Sir William Coldstream Orange Tree I 1974 - 1975
Sir William Coldstream
Orange Tree I 1974–5
Oil on canvas
91 x 71 cm

Contemporary artists on a work in the Tate collection

Michael Rakowitz on William Coldstream’s OrangeTree 1 1974–5

Orange. I am in Lisbon in 2007, sitting next to the water at the port. My friend Suhail, a Syrian dentist in New York City and an excellent writer, sends me a text message, asking me to have an orange for him. In Arabic, the word for sweet orange is burtuqal, he explains, because they were commonly imported from Portugal. A thing that is a country that is a colour.

Sir William Coldstream Orange Tree I 1974 1975 detail of the potted orange tree foliage

Sir William Coldstream
Orange Tree I detail 1974–5
Oil on canvas
91 x 71 cm

Photo: Tate
© The Estate of Sir William Coldstream

Orange. I find myself compelled by moments that occur in everyday life and are not intended to exist as poetry or art, but accidentally become such. As with Natalia Dmytruk, the former sign-language interpreter for UT1, Ukraine’s state television channel. In November 2004, during the Orange Revolution – named for the colour of the popular opposition – she was told to interpret the false announcement that Viktor Yanukovych was the winner of the widely contested presidential election. Instead, she showed up to work, tied an orange scarf to the middle of her sleeve which was revealed every time she gestured with her hands, and deviated from the script of the live televised broadcast. A flash of orange. “I am addressing everybody who is deaf in the Ukraine. Our president is Viktor Yushchenko.” Another flash of orange. “I am very ashamed to translate such lies to you. Goodbye, you will probably never see me again.”

The ones to hear the truth first were those who could not hear.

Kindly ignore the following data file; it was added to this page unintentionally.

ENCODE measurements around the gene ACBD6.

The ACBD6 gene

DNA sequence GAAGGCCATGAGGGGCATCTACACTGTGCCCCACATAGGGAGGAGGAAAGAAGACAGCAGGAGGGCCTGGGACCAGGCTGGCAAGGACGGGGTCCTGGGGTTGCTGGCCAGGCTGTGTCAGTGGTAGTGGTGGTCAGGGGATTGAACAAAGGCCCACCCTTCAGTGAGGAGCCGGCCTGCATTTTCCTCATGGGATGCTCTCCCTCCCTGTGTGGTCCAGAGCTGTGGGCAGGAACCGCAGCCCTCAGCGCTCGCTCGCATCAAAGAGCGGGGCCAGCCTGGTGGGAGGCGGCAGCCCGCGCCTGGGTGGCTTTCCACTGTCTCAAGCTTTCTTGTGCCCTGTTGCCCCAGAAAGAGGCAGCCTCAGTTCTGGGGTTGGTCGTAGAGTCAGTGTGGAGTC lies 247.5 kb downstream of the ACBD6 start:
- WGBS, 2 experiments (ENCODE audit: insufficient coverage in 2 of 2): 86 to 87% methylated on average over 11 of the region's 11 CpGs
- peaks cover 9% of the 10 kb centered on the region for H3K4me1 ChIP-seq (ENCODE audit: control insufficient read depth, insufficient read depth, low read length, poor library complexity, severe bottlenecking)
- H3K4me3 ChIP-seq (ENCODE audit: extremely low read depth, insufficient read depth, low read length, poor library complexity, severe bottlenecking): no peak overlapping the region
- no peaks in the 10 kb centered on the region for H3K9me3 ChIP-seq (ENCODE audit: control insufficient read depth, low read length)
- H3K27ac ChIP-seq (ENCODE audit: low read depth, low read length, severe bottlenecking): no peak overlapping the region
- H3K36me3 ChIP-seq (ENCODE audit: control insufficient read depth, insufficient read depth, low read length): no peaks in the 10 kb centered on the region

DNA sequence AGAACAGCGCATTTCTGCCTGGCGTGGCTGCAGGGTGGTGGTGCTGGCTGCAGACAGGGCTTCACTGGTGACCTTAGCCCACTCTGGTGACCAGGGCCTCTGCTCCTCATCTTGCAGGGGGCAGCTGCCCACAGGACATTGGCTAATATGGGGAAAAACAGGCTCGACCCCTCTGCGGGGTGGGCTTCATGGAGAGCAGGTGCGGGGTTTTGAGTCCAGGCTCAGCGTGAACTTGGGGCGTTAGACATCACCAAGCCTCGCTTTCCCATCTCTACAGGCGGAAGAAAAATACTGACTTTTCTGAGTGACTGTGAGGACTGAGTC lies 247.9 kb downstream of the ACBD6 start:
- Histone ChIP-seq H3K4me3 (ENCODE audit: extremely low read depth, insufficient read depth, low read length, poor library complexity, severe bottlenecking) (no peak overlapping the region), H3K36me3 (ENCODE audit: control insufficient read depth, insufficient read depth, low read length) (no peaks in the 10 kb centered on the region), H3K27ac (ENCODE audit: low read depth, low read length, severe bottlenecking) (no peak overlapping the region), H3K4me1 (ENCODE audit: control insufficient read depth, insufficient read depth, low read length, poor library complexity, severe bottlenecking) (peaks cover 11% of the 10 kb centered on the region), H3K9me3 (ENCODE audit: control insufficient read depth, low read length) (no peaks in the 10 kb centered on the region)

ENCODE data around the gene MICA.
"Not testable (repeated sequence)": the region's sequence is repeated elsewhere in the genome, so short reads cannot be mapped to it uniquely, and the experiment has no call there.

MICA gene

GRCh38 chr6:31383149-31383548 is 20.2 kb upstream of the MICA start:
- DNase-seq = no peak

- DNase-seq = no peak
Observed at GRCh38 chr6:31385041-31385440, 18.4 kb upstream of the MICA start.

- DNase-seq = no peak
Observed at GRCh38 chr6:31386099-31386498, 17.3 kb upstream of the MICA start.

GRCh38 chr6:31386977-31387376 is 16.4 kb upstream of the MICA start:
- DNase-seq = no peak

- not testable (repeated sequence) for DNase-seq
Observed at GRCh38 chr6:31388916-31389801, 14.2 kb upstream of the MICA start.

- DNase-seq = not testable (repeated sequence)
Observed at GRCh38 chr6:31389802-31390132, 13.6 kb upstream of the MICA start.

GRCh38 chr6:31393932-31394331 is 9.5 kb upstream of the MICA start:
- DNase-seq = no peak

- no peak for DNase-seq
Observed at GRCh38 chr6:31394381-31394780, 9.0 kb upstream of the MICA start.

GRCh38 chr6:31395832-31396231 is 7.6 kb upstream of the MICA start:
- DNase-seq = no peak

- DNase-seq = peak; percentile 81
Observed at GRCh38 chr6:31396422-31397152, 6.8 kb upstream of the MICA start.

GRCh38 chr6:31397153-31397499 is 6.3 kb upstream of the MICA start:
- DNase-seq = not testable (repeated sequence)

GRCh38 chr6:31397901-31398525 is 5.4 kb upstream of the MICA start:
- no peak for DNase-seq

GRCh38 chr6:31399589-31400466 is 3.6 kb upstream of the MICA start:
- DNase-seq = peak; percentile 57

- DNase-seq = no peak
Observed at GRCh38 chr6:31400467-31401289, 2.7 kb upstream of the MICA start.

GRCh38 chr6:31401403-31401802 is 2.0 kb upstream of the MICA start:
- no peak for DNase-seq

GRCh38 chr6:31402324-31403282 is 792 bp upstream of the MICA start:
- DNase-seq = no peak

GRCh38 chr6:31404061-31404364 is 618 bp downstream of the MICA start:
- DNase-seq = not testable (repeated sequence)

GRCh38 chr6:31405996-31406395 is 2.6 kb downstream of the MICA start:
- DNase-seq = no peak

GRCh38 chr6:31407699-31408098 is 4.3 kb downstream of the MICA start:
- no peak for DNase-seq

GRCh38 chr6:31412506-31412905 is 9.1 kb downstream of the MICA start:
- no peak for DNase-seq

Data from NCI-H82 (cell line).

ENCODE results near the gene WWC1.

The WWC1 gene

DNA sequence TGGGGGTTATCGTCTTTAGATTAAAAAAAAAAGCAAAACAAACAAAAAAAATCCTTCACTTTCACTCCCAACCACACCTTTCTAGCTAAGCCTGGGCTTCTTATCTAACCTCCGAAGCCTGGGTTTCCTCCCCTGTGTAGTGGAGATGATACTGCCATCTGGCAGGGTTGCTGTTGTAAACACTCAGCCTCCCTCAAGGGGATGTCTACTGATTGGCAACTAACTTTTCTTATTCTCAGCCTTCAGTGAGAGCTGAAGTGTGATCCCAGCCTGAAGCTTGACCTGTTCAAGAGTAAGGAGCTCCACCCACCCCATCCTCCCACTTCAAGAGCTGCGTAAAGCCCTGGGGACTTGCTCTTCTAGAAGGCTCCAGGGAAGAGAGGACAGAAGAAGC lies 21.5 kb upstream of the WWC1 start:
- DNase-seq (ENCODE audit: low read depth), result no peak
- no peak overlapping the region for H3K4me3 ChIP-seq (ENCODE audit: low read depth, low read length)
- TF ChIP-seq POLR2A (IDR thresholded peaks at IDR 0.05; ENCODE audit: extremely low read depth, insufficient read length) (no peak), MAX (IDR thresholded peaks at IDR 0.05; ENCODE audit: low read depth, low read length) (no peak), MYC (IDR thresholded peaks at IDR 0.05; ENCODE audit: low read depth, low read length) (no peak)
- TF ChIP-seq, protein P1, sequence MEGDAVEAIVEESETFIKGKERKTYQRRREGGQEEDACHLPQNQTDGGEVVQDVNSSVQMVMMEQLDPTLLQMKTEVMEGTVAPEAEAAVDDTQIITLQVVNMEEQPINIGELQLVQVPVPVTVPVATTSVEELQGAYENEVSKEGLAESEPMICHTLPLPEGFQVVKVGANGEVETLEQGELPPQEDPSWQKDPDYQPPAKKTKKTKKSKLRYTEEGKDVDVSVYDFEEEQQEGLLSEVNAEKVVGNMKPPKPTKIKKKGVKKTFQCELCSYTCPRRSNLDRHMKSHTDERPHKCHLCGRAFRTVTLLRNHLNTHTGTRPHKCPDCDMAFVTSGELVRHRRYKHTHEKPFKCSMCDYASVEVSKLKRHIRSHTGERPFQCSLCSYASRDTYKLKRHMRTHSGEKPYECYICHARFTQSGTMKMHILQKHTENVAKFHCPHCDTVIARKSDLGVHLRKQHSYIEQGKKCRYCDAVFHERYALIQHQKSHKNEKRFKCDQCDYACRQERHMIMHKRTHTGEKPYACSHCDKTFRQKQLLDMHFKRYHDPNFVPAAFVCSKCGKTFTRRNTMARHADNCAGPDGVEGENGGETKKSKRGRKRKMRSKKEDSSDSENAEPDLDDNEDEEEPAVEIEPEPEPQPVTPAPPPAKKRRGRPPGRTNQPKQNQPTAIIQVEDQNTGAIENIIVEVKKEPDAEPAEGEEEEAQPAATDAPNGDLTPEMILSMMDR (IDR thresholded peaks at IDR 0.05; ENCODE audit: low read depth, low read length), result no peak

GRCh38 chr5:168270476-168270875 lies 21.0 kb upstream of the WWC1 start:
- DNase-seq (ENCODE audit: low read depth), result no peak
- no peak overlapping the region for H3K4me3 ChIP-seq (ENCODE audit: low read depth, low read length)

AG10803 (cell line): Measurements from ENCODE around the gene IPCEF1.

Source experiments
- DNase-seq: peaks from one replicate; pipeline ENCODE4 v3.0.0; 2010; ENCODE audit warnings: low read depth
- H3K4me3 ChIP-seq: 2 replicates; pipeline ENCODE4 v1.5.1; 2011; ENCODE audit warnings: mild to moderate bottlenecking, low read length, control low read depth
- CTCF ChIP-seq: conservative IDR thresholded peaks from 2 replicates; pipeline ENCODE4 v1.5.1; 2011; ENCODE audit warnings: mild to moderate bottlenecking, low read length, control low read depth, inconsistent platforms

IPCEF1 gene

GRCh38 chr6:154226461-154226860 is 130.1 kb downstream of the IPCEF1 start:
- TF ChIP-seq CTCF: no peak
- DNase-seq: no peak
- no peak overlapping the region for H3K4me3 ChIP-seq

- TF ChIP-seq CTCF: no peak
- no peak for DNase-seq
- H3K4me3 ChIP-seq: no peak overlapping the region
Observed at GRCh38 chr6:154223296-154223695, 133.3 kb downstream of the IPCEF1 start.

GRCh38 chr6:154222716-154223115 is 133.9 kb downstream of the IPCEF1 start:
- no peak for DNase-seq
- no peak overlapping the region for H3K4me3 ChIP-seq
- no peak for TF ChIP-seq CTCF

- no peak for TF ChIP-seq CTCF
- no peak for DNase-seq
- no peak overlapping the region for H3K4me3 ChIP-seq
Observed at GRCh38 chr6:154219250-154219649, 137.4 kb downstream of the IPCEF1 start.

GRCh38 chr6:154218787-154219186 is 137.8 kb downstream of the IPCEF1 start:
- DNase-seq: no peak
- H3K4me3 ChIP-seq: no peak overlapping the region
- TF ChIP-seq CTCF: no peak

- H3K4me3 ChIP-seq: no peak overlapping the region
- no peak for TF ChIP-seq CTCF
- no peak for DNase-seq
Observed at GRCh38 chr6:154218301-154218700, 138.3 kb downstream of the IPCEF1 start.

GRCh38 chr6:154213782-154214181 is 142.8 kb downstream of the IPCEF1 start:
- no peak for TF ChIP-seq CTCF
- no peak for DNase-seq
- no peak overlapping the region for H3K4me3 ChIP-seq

Orange Tree I was purchased in 1991.

Mark Haddon on Jean Dubuffet’s The Busy Life 1953

Jean Dubuffet, 'The Busy Life' 1953

Jean Dubuffet
The Busy Life 1953
Oil on canvas
support: 1302 x 1956 mm frame: 1318 x 1975 x 59 mm
Presented by the artist 1966© ADAGP, Paris and DACS, London 2002

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It was David Hockney who pointed out that paintings, unlike photographs, always contain time. They’re records of how the painter’s hand moved over days, weeks, months. There’s a sheen to most paintings before the nineteenth century which renders this work invisible. Abstract Expressionist paintings, on the other hand, take it as their main subject. Dubuffet’s The Busy Life sits midway between the two: a joyous, dancing street scene that’s also the story of how it was painted. And he is incredibly generous about sharing that process with us.

Dubuffet often mixed his paints with grit and sand and oil repellents to make a near-sculptural surface. But here it’s pure oil, a jumbled rainbow ground covered with a thick white paste gouged with a palette knife to make the figures so that there’s no distinction between line and colour. It’s painted in the naïve style of all his mature work, which grew out of his fascination with the Outsider Art he collected (he coined the tern Art Brut). There is a cavalier disregard for anatomy, for perspective, for up and down, and it looks superficially like a child’s work, though anyone who’s picked up a paint brush knows how it is difficult to access and organise this seeming simplicity.

You can stand back and look through this painting. Or you can move in close and follow the adventure of Dubuffet’s hand. Listen carefully and you can almost hear his ghost telling you that this is the secret to cheating death. This is how you move people after you’re dead.

The Busy Life was presented by the artist in 1966 and is on display at Tate Modern.

Andy Holden on Stanley Spencer’s The Resurrection, Cookham 1924–7

Sir Stanley Spencer, 'The Resurrection, Cookham' 1924-7

Sir Stanley Spencer
The Resurrection, Cookham 1924-7
Oil on canvas
support: 2743 x 5486 mm
Presented by Lord Duveen 1927© Tate